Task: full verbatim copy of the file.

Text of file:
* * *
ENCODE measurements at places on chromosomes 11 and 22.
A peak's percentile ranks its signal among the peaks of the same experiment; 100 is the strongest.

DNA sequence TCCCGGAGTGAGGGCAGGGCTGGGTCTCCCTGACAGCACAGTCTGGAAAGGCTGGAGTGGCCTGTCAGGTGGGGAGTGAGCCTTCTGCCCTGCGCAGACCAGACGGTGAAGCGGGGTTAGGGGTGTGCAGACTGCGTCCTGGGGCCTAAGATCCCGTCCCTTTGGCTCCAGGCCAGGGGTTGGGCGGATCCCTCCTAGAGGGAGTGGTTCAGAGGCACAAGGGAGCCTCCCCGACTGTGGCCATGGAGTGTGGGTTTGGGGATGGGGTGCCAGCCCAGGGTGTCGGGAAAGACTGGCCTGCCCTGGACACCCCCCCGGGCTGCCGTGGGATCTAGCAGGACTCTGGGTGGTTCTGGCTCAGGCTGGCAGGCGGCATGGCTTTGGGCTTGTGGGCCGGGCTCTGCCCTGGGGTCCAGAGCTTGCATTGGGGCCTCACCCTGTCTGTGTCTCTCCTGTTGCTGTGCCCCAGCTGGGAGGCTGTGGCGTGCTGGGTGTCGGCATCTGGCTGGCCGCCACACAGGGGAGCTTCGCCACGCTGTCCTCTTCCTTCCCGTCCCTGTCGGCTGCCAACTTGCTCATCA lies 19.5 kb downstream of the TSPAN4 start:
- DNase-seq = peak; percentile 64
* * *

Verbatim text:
ENCODE measurements at places on chromosomes 11 and 22.
A peak's percentile ranks its signal among the peaks of the same experiment; 100 is the strongest.

DNA sequence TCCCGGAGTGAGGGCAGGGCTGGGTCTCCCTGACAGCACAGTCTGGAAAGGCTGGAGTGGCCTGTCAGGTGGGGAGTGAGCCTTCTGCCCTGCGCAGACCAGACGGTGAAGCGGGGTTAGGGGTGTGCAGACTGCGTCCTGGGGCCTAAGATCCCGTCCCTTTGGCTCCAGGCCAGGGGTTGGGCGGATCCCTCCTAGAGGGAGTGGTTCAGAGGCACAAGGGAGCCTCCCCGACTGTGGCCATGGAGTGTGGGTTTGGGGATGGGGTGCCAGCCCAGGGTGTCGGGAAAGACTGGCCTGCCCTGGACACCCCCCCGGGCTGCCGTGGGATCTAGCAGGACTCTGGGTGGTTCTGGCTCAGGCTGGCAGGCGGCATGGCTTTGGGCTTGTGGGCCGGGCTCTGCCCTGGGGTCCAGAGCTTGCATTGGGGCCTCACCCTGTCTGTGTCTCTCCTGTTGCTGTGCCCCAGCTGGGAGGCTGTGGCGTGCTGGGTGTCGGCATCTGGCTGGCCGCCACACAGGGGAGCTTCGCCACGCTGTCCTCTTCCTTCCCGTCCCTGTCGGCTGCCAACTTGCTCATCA lies 19.5 kb downstream of the TSPAN4 start:
- DNase-seq = peak; percentile 64